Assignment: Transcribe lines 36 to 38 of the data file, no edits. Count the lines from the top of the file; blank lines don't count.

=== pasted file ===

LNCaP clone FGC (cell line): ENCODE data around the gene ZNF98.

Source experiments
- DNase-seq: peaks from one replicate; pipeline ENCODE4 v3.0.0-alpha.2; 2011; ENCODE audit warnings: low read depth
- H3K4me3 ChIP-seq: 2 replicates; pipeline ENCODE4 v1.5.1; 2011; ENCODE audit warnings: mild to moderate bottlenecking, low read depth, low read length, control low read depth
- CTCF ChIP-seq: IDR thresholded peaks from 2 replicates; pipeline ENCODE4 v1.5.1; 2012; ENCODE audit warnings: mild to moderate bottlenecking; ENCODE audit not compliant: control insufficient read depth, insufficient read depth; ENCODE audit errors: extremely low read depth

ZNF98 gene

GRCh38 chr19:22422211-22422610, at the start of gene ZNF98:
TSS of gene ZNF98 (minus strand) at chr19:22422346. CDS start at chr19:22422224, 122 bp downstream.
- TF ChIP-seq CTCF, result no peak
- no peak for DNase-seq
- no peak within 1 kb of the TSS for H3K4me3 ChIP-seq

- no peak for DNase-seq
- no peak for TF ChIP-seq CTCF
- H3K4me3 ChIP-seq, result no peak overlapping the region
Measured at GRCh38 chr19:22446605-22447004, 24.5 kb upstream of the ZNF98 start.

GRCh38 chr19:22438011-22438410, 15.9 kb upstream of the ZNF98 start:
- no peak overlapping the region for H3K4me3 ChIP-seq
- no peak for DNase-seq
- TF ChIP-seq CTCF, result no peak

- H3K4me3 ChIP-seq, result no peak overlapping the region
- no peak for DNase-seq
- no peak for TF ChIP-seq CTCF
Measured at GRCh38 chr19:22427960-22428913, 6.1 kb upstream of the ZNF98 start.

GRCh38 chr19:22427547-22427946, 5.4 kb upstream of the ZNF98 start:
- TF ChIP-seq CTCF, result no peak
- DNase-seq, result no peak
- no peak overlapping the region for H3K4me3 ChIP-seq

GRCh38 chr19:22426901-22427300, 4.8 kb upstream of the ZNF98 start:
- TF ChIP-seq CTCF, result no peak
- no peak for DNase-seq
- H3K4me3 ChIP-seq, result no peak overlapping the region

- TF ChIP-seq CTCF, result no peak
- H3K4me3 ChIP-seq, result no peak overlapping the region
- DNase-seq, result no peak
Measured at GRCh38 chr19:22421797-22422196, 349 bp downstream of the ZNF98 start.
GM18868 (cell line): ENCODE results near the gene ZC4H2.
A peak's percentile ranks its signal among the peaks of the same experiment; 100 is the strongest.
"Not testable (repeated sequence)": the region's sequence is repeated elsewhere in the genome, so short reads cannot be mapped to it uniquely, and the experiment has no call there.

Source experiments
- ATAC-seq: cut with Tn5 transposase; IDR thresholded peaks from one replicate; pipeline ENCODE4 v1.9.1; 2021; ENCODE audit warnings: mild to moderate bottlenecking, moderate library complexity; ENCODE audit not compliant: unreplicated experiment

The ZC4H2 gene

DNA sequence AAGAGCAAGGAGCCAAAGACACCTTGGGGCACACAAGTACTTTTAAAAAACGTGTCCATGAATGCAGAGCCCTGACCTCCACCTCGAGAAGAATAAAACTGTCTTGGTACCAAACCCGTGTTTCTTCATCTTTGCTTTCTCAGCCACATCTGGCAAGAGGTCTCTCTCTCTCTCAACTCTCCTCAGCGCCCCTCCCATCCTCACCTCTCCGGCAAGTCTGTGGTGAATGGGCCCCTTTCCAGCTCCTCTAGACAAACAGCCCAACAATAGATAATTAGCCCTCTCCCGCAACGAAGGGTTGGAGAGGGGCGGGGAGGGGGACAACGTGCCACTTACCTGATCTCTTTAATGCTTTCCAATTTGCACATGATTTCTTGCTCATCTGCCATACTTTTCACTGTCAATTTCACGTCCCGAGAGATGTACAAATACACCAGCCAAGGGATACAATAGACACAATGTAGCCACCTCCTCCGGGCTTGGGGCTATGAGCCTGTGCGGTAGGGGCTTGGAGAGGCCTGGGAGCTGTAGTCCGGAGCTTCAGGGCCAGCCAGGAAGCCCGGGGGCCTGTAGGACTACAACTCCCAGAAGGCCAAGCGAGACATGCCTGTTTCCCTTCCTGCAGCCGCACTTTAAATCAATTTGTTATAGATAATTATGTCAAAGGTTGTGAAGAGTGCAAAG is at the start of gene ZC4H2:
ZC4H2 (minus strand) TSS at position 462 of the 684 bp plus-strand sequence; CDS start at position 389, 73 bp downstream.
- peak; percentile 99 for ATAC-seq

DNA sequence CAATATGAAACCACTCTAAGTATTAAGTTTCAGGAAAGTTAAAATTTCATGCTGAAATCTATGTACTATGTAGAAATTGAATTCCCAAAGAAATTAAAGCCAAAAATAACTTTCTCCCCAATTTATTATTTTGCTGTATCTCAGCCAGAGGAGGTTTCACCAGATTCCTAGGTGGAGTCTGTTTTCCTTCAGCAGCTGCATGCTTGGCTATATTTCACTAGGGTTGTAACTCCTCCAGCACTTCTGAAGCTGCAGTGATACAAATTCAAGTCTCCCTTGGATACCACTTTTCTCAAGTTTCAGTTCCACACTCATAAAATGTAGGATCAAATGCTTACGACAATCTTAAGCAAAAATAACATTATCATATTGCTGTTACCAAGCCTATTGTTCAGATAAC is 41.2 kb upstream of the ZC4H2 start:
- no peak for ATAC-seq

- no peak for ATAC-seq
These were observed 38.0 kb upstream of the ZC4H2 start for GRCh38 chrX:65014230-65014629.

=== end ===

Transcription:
GM18868 (cell line): ENCODE results near the gene ZC4H2.
A peak's percentile ranks its signal among the peaks of the same experiment; 100 is the strongest.
"Not testable (repeated sequence)": the region's sequence is repeated elsewhere in the genome, so short reads cannot be mapped to it uniquely, and the experiment has no call there.